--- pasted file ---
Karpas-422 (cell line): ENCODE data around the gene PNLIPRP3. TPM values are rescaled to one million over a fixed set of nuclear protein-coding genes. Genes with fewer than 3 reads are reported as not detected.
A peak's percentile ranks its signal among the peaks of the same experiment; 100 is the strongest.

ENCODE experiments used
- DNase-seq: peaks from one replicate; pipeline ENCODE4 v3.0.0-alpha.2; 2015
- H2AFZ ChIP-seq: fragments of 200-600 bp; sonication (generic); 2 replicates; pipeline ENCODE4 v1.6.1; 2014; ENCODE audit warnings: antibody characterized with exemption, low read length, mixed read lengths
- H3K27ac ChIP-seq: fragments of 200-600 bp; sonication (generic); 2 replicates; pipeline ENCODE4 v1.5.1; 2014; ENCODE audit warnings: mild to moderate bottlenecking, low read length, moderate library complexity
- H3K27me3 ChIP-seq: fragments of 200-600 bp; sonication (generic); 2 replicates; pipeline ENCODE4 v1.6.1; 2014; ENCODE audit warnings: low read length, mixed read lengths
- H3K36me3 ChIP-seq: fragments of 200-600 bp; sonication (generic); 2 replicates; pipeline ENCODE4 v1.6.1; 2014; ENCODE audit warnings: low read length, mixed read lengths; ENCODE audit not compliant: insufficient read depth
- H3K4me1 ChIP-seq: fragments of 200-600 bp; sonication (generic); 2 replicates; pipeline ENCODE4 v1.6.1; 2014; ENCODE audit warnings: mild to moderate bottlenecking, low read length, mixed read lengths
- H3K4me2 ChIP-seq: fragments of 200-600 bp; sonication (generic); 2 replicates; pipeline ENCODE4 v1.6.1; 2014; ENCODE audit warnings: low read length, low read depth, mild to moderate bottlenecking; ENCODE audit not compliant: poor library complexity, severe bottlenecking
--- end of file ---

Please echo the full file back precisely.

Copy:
Karpas-422 (cell line): ENCODE data around the gene PNLIPRP3. TPM values are rescaled to one million over a fixed set of nuclear protein-coding genes. Genes with fewer than 3 reads are reported as not detected.
A peak's percentile ranks its signal among the peaks of the same experiment; 100 is the strongest.

ENCODE experiments used
- DNase-seq: peaks from one replicate; pipeline ENCODE4 v3.0.0-alpha.2; 2015
- H2AFZ ChIP-seq: fragments of 200-600 bp; sonication (generic); 2 replicates; pipeline ENCODE4 v1.6.1; 2014; ENCODE audit warnings: antibody characterized with exemption, low read length, mixed read lengths
- H3K27ac ChIP-seq: fragments of 200-600 bp; sonication (generic); 2 replicates; pipeline ENCODE4 v1.5.1; 2014; ENCODE audit warnings: mild to moderate bottlenecking, low read length, moderate library complexity
- H3K27me3 ChIP-seq: fragments of 200-600 bp; sonication (generic); 2 replicates; pipeline ENCODE4 v1.6.1; 2014; ENCODE audit warnings: low read length, mixed read lengths
- H3K36me3 ChIP-seq: fragments of 200-600 bp; sonication (generic); 2 replicates; pipeline ENCODE4 v1.6.1; 2014; ENCODE audit warnings: low read length, mixed read lengths; ENCODE audit not compliant: insufficient read depth
- H3K4me1 ChIP-seq: fragments of 200-600 bp; sonication (generic); 2 replicates; pipeline ENCODE4 v1.6.1; 2014; ENCODE audit warnings: mild to moderate bottlenecking, low read length, mixed read lengths
- H3K4me2 ChIP-seq: fragments of 200-600 bp; sonication (generic); 2 replicates; pipeline ENCODE4 v1.6.1; 2014; ENCODE audit warnings: low read length, low read depth, mild to moderate bottlenecking; ENCODE audit not compliant: poor library complexity, severe bottlenecking